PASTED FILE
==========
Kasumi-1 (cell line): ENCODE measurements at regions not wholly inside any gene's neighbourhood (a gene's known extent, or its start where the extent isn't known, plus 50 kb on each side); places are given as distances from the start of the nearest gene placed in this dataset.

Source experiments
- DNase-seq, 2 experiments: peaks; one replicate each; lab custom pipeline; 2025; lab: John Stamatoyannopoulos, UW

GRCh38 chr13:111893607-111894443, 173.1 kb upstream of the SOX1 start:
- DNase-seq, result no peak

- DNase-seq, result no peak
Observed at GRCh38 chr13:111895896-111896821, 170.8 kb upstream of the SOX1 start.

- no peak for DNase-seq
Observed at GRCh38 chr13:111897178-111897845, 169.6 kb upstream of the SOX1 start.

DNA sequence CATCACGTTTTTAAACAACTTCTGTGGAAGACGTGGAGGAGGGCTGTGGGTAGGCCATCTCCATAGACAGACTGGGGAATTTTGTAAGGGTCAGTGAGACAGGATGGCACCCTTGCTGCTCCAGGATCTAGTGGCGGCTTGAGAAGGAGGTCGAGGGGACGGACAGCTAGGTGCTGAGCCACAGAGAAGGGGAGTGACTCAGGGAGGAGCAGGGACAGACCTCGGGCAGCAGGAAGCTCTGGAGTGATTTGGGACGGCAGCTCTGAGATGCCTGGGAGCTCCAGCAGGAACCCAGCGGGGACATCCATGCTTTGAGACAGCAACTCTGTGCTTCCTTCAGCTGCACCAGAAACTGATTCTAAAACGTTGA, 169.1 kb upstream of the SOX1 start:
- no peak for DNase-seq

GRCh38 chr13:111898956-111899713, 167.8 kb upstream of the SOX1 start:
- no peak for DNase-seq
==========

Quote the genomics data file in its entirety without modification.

Kasumi-1 (cell line): ENCODE measurements at regions not wholly inside any gene's neighbourhood (a gene's known extent, or its start where the extent isn't known, plus 50 kb on each side); places are given as distances from the start of the nearest gene placed in this dataset.

Source experiments
- DNase-seq, 2 experiments: peaks; one replicate each; lab custom pipeline; 2025; lab: John Stamatoyannopoulos, UW

GRCh38 chr13:111893607-111894443, 173.1 kb upstream of the SOX1 start:
- DNase-seq, result no peak

- DNase-seq, result no peak
Observed at GRCh38 chr13:111895896-111896821, 170.8 kb upstream of the SOX1 start.

- no peak for DNase-seq
Observed at GRCh38 chr13:111897178-111897845, 169.6 kb upstream of the SOX1 start.

DNA sequence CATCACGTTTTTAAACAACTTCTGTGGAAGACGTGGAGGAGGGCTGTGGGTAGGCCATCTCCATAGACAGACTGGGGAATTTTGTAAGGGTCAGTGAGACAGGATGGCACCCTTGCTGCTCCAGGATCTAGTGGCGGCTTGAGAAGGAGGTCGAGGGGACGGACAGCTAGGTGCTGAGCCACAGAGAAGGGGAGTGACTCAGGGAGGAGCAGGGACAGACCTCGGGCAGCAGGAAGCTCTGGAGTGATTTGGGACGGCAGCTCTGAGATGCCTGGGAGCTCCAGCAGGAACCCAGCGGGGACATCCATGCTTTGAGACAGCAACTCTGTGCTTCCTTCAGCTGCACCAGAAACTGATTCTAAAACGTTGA, 169.1 kb upstream of the SOX1 start:
- no peak for DNase-seq

GRCh38 chr13:111898956-111899713, 167.8 kb upstream of the SOX1 start:
- no peak for DNase-seq